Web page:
“The Fur Free Alliance applauds the Prada Group for going fur-free”, said Joh Vinding, Chairman of the Fur Free Alliance. “The Prada Group with its brands now joins a growing list of fur-free brands that are responding to consumers’ changing attitudes towards animals.”

 “The Prada Group’s decision to go fur-free is consistent with the new concept of ethical luxury and meets the expectations of new consumers who are more careful in choosing sustainable products that respect the environment and animals”, said Simone Pavesi, manager of the Animal Free Fashion Area for LAV.

Brigit Oele, program manager for Fur Free Alliance, said: “Prada Group was one of the fastest companies to go fur-free once positive dialogue began a little more than a year ago. The Fur Free Retailer Program includes 1,000 companies, showing that this global movement is gaining momentum fast, and it’s very unlikely that fur will ever return as an acceptable trend.

This is a great day for animals!”


Prada: Senza pellicce!

+++ SUCCESS +++

“Focusing on innovative materials will allow the company to explore new boundaries of creative design while meeting the demand for ethical products.”

—Miuccia Prada, Chief Executive, Prada S.p.A



For years, PETA (People for the Ethical Treatment of Animals), as one of Prada’s shareholders, has been pushing for this decision at the annual meetings.

Prada’s fur exit is the result of decades of protests by PETA and its affiliates, who have called for fashion companies to drop their furs with numerous protests – including catwalk storms.

Schöne Karikatur über Pelz und leder_n

Prada’s decision to banish fur from his collections is a triumph for the animals and activists. ♥ 🙏

While PETA applauds Prada’s entry into the ranks of furry fashion houses, we are now calling on the label to do the same to Chanel and, in another compassionate decision, to cancel out the cruelly produced skin of crocodiles, lizards or snakes from future collections. Most consumers do not want to wear anything on their skin, for which animals are beaten with clubs or electrocuted.


Prada’s decision to go fur-free in the future is followed by designers such as Armani, Versace, Ralph Lauren, Vivienne Westwood, John Galliano and Jean Paul Gaultier.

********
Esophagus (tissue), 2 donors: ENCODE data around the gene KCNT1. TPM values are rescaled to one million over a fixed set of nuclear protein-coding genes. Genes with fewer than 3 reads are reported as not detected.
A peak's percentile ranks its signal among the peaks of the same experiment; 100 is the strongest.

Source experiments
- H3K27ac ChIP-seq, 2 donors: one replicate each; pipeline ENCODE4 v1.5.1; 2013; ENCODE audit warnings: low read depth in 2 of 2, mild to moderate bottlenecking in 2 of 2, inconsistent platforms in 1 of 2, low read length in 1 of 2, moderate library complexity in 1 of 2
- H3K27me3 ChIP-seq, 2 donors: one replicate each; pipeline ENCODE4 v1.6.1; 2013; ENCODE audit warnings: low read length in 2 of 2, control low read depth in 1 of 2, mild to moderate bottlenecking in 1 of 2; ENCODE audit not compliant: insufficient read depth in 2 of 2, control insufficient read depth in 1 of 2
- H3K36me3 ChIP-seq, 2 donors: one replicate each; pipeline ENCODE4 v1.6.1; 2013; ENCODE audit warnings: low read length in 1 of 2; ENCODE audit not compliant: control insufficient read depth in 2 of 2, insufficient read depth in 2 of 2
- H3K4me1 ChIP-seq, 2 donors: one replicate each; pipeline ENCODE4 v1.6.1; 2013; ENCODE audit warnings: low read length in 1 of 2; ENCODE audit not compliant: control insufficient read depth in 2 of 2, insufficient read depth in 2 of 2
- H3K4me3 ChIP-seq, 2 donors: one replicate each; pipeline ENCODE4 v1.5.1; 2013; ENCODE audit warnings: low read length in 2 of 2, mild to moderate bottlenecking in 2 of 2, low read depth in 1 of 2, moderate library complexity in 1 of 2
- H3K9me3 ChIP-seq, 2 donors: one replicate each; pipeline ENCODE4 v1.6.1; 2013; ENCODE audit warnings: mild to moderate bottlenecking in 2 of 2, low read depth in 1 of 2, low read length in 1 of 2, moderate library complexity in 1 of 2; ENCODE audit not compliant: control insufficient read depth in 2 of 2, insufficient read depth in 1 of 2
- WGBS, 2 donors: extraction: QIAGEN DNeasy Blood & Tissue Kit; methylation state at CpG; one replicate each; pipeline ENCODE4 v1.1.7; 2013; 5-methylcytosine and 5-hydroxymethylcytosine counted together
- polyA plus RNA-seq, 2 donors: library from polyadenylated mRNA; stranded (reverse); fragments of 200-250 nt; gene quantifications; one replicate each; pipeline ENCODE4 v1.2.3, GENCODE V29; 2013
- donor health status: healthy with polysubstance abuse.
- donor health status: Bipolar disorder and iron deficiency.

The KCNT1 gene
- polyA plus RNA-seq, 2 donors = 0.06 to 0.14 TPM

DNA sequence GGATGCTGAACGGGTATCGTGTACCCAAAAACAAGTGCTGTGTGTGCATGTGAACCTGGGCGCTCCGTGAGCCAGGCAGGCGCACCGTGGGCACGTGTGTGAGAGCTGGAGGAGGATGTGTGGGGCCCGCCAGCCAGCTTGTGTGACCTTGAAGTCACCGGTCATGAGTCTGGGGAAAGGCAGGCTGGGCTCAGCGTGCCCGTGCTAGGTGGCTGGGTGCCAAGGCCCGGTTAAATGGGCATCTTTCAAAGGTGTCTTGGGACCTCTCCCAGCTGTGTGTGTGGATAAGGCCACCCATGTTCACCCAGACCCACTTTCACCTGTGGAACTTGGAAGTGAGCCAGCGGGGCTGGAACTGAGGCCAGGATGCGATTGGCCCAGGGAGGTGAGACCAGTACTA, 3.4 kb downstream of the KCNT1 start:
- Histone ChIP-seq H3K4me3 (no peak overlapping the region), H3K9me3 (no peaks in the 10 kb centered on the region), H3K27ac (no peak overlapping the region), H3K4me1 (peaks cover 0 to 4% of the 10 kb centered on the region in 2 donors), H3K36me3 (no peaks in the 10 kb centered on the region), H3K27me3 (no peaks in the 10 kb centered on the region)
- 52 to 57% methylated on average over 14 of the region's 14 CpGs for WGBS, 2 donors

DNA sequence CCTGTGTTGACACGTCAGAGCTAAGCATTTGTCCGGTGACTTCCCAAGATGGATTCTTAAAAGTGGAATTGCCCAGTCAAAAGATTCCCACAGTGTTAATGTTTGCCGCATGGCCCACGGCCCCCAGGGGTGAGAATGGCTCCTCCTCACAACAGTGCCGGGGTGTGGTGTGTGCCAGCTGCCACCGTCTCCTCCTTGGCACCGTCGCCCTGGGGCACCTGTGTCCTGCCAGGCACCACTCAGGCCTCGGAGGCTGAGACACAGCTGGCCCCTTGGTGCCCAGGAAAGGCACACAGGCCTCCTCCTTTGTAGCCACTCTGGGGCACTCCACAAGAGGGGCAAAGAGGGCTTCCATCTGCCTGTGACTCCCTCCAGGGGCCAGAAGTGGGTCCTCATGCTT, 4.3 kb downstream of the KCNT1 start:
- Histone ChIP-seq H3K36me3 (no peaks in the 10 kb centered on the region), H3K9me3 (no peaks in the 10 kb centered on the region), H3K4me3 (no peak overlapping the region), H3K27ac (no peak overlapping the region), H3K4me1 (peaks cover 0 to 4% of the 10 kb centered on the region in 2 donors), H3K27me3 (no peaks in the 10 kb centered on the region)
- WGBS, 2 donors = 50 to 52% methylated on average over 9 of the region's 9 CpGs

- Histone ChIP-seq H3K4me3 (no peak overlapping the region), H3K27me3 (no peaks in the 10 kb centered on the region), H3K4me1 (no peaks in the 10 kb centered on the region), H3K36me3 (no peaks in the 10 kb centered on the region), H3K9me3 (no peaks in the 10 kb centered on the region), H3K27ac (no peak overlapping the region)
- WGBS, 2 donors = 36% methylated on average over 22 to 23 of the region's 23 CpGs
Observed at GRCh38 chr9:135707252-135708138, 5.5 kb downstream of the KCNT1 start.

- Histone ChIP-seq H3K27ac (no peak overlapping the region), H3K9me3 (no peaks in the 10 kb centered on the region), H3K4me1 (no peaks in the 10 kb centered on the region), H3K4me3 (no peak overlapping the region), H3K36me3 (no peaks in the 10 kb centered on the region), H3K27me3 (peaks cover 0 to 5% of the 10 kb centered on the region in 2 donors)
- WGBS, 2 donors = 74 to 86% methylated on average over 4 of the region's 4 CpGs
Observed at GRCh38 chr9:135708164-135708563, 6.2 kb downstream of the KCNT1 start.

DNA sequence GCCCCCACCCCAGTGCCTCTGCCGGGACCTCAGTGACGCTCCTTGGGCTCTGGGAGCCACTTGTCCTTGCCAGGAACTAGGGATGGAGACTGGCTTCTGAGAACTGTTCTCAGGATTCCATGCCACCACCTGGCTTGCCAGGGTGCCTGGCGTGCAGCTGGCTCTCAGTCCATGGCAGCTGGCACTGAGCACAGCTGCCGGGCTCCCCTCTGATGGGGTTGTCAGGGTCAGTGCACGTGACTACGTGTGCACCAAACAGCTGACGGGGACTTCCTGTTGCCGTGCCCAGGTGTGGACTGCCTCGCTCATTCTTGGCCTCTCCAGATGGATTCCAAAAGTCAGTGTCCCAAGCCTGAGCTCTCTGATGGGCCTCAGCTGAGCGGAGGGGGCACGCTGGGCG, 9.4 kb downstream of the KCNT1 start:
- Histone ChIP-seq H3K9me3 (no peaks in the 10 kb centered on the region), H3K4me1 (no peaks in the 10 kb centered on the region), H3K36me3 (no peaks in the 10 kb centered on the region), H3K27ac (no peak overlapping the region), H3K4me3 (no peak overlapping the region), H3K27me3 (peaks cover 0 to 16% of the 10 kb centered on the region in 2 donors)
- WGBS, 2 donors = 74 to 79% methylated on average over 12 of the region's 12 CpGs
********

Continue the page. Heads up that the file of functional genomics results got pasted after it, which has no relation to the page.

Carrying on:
And we mean.. Another good step to abolish animal suffering, or at least one of the many animal suffering varieties.

Was it our protests, the pressure on the fashion shops, or the thousands of demos and explanations for the consumers that led to this move?
We do not know that. Maybe everything together.
But one thing is for sure: if the fashion designers no longer offer us real fur, then nobody wears it!
It’s that easy!

My best regards, Venus

China: Cruel Cashmere Industry Exposed – The Terrible Suffering of Goats.


H&M announces it will stop using cashmere

One giant leap for animal welfare.

H&M is taking a stand against the unethical animal practices still prevalent within the production of clothing.

According to a recent investigation conducted by PETA Asia, this brutality – in the name of fashion – has become even more evident.

From this investigation, a disturbing video has surfaced which appears to expose the cruel realities of cashmere production in China and Mongolia – the world’s two largest cashmere exporters (they supply 90 per cent of it).

The video – showcasing the violent makings of the cashmere jumper – seems to reveal the vile mistreatment of animals, showing goats screaming in pain as workers proceed to tear out their hair with sharp metal combs. More explicit footage appears to capture the inhumane practices within slaughterhouses, where the goats’ throats are slashed in front of the others, while those who are deemed unprofitable are hit in the head with a hammer.